A journalism student at the University of Nevada at Las Vegas who used the online alias “No” and “MMMM” faces 15 years in prison and $500,000 in fines if she is convicted of hacking charges related to the group “Anonymous.”
The Rebel Yell reported that the FBI arrested 20-year-old Mercedes Renee Haefer last week for allegedly participating in distributed denial of service (DDoS) attacks against PayPal’s website.
In a campaign known as “Operation Payback,” members of “Anonymous” succeeded in taking down the online operations of PayPal, MasterCard Worldwide, Visa, Swiss bank PostFinance and others after the companies dropped their financial services to WikiLeaks.
According to an FBI affidavit obtained by The Smoking Gun, federal agents launched an investigation into the attacks against PayPal in early December, after the company contacted the agency. PayPal provided the FBI with eight Internet protocol (IP) addresses that were hosting an Internet relay chat (IRC) site used by “Operation Payback” to organize attacks.
The DDoS attacks against PayPal violated federal laws against “unauthorized and knowing transmission of code or commands resulting in intentional damage to a protected computer system,” according to the FBI. The attacks flood websites with meaningless web traffic to slow them down and can sometimes knock websites offline entirely.
Haefer was one of 14 individuals arrested nationwide for participating in the attacks against PayPal. She faces a charge of conspiracy to “commit Intentional Damage to a Protected Computer” and for alleged damage caused by the attack.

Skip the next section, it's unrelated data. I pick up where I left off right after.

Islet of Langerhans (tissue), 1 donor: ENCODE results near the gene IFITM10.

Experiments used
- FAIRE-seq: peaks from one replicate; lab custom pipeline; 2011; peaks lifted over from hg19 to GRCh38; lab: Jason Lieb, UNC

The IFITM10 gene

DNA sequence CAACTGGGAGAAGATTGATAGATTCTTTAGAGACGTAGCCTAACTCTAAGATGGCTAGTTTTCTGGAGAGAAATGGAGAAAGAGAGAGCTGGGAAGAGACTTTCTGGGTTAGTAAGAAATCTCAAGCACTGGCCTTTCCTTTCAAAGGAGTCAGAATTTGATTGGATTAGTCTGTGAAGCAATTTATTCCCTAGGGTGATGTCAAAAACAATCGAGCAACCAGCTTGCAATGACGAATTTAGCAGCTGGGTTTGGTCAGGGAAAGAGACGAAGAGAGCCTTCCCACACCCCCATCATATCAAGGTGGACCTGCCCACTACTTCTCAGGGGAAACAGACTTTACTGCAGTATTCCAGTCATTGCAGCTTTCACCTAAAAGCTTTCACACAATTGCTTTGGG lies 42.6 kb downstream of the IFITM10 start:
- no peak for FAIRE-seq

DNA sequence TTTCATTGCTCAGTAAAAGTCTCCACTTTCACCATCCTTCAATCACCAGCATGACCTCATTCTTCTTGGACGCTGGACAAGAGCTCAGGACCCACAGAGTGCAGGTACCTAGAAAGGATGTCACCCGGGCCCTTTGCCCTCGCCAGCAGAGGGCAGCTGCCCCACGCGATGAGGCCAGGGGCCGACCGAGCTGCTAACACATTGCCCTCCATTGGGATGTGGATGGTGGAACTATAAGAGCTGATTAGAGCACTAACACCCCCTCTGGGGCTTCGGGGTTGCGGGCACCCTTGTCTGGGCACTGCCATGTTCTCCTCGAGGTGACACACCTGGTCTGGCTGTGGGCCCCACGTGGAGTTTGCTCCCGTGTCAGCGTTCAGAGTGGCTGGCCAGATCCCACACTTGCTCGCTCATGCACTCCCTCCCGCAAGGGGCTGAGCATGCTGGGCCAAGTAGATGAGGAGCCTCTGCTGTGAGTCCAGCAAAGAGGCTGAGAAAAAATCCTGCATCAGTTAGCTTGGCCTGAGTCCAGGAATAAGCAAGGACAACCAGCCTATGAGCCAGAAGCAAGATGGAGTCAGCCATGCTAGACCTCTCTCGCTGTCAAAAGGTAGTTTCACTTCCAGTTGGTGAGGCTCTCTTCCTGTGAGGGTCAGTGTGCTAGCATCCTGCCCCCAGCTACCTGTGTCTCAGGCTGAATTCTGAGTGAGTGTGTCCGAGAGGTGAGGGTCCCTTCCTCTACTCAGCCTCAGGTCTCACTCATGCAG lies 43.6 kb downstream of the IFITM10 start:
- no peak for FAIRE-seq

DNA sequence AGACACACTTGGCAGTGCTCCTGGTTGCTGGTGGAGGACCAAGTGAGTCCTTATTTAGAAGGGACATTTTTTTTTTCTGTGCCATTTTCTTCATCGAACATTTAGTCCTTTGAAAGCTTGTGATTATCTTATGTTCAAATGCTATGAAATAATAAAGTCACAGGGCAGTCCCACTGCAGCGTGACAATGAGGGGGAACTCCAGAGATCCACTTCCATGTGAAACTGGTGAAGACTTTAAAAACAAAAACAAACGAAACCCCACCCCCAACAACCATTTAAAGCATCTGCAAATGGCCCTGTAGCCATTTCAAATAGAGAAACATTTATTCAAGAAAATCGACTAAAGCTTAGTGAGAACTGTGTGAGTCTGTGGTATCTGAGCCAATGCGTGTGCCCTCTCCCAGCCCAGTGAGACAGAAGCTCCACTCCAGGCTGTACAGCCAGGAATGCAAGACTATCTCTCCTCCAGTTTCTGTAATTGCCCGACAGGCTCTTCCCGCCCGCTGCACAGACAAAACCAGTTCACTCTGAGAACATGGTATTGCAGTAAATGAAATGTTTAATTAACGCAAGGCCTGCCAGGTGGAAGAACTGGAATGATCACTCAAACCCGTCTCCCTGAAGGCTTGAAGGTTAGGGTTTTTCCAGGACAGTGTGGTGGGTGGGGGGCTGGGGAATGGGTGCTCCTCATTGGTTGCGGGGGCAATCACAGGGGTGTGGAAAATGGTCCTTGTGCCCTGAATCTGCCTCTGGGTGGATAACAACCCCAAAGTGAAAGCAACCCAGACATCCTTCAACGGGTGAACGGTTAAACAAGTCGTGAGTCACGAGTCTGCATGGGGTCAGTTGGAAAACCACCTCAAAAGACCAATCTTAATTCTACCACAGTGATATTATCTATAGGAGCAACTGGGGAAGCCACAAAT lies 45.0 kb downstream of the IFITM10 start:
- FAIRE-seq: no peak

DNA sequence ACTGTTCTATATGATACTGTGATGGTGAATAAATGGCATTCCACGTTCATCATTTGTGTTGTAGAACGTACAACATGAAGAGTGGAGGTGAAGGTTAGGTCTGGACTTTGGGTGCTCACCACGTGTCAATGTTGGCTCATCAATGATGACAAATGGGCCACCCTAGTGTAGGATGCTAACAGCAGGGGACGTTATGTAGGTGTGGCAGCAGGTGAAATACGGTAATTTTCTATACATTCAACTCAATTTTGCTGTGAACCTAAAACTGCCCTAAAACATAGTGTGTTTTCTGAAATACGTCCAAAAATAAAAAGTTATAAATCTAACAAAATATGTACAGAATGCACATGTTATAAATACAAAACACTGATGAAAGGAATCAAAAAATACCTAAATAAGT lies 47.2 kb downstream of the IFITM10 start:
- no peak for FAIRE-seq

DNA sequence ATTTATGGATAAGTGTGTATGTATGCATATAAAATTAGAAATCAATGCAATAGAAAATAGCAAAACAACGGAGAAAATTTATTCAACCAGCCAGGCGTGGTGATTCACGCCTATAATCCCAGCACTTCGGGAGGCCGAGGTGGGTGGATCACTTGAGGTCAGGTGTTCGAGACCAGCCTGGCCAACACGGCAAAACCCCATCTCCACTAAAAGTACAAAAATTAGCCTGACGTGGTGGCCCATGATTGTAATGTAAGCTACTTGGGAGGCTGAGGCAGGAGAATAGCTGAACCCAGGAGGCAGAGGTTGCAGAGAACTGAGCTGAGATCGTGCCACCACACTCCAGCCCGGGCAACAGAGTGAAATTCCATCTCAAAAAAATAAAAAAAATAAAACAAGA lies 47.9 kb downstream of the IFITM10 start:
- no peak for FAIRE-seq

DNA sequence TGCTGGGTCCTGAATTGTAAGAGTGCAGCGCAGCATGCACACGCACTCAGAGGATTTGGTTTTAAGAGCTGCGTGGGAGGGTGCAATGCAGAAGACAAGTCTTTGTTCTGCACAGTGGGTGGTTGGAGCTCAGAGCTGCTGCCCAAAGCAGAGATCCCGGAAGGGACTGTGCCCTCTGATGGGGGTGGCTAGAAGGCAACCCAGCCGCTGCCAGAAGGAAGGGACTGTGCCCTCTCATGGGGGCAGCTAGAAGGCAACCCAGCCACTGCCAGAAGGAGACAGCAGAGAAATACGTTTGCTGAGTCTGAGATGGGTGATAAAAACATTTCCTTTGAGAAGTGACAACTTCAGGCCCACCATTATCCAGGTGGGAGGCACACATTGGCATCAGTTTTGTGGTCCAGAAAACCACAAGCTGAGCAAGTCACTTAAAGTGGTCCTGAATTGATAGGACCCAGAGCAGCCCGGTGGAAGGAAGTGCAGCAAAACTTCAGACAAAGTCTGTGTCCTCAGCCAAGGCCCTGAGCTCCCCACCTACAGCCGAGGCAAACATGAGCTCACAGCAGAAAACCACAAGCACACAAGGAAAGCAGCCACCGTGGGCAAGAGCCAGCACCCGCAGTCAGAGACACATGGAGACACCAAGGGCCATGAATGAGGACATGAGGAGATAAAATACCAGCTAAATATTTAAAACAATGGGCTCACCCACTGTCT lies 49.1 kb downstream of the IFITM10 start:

In all FBI agents made 35 raids across the US as part of a probe into “coordinated cyber attacks against major companies and organizations,” the FBI said, adding that to date more than 75 searches have been carried out.
Anonymous, an international hackers group, rose to fame with a series of attacks on websites linked to the Church of Scientology.
The group gained further prominence after launching retaliatory attacks on companies perceived to be enemies of the whistle-blowing website Wikileaks.
Anonymous sabotaged Turkish sites also last month to protest against Internet censorship.
After the December attacks US federal investigators followed a trail to Europe, Canada and back to the United States as they hunted down hackers who targeted “perceived corporate enemies of WikiLeaks.”
The FBI traced Internet protocol addresses for the hackers to Canada and then back to California where a virtual server that was assigned one of the IP addresses used to launch the attacks was housed, media reports said.
A separate German probe into the pro-WikiLeaks attacks found that other commands to launch denial of service attacks on PayPal had come from an IP address assigned to a Texas-based company that hosts servers.
The FBI stressed that the arrests were part of an “ongoing” investigation.
“Today’s operational activities were done in coordination with the Metropolitan Police Service in the United Kingdom and the Dutch National Police Agency,” said the US statement.
“The FBI thanks the multiple international, federal and domestic law enforcement agencies who continue to support these operations,” it said.
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